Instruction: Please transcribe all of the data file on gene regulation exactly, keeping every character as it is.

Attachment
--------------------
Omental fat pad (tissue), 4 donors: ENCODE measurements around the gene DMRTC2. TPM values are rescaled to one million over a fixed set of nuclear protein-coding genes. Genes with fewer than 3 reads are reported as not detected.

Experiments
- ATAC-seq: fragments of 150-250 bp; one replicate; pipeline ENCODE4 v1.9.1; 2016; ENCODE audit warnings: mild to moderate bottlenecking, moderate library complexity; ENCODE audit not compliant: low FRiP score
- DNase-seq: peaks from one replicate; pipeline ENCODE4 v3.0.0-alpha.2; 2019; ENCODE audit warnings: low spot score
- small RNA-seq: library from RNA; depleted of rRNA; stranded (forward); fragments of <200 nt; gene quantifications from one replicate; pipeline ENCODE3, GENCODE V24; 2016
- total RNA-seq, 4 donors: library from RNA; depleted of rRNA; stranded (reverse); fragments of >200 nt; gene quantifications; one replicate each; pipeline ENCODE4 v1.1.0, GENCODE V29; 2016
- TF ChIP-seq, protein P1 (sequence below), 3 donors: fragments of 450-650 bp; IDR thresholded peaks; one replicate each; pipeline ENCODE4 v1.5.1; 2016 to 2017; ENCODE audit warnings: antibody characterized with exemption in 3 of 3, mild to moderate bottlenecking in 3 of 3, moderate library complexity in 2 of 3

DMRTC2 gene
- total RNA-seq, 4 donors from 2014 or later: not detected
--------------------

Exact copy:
Omental fat pad (tissue), 4 donors: ENCODE measurements around the gene DMRTC2. TPM values are rescaled to one million over a fixed set of nuclear protein-coding genes. Genes with fewer than 3 reads are reported as not detected.

Experiments
- ATAC-seq: fragments of 150-250 bp; one replicate; pipeline ENCODE4 v1.9.1; 2016; ENCODE audit warnings: mild to moderate bottlenecking, moderate library complexity; ENCODE audit not compliant: low FRiP score
- DNase-seq: peaks from one replicate; pipeline ENCODE4 v3.0.0-alpha.2; 2019; ENCODE audit warnings: low spot score
- small RNA-seq: library from RNA; depleted of rRNA; stranded (forward); fragments of <200 nt; gene quantifications from one replicate; pipeline ENCODE3, GENCODE V24; 2016
- total RNA-seq, 4 donors: library from RNA; depleted of rRNA; stranded (reverse); fragments of >200 nt; gene quantifications; one replicate each; pipeline ENCODE4 v1.1.0, GENCODE V29; 2016
- TF ChIP-seq, protein P1 (sequence below), 3 donors: fragments of 450-650 bp; IDR thresholded peaks; one replicate each; pipeline ENCODE4 v1.5.1; 2016 to 2017; ENCODE audit warnings: antibody characterized with exemption in 3 of 3, mild to moderate bottlenecking in 3 of 3, moderate library complexity in 2 of 3

DMRTC2 gene
- total RNA-seq, 4 donors from 2014 or later: not detected